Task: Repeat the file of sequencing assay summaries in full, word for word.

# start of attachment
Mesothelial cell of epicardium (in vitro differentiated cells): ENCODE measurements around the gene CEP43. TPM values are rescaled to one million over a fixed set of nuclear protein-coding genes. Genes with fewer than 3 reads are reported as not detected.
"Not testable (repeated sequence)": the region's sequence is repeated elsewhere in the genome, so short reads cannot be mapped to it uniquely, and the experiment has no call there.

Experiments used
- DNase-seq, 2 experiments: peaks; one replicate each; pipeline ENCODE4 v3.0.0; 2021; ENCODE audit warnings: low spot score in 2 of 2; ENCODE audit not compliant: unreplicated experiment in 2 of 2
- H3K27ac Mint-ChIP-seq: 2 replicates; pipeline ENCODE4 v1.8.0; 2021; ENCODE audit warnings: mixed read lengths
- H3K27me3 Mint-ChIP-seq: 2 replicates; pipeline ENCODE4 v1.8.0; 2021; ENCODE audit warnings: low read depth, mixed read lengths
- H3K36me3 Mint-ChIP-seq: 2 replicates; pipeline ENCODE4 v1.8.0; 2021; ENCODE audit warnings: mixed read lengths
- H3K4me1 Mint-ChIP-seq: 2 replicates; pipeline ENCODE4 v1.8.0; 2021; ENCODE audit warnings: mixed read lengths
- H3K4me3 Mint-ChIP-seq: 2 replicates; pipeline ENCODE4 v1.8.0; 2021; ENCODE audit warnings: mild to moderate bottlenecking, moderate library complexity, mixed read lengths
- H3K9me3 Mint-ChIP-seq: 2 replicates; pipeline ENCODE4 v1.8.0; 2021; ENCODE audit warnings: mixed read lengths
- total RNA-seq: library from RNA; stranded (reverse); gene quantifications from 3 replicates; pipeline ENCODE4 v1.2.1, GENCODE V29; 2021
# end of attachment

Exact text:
Mesothelial cell of epicardium (in vitro differentiated cells): ENCODE measurements around the gene CEP43. TPM values are rescaled to one million over a fixed set of nuclear protein-coding genes. Genes with fewer than 3 reads are reported as not detected.
"Not testable (repeated sequence)": the region's sequence is repeated elsewhere in the genome, so short reads cannot be mapped to it uniquely, and the experiment has no call there.

Experiments used
- DNase-seq, 2 experiments: peaks; one replicate each; pipeline ENCODE4 v3.0.0; 2021; ENCODE audit warnings: low spot score in 2 of 2; ENCODE audit not compliant: unreplicated experiment in 2 of 2
- H3K27ac Mint-ChIP-seq: 2 replicates; pipeline ENCODE4 v1.8.0; 2021; ENCODE audit warnings: mixed read lengths
- H3K27me3 Mint-ChIP-seq: 2 replicates; pipeline ENCODE4 v1.8.0; 2021; ENCODE audit warnings: low read depth, mixed read lengths
- H3K36me3 Mint-ChIP-seq: 2 replicates; pipeline ENCODE4 v1.8.0; 2021; ENCODE audit warnings: mixed read lengths
- H3K4me1 Mint-ChIP-seq: 2 replicates; pipeline ENCODE4 v1.8.0; 2021; ENCODE audit warnings: mixed read lengths
- H3K4me3 Mint-ChIP-seq: 2 replicates; pipeline ENCODE4 v1.8.0; 2021; ENCODE audit warnings: mild to moderate bottlenecking, moderate library complexity, mixed read lengths
- H3K9me3 Mint-ChIP-seq: 2 replicates; pipeline ENCODE4 v1.8.0; 2021; ENCODE audit warnings: mixed read lengths
- total RNA-seq: library from RNA; stranded (reverse); gene quantifications from 3 replicates; pipeline ENCODE4 v1.2.1, GENCODE V29; 2021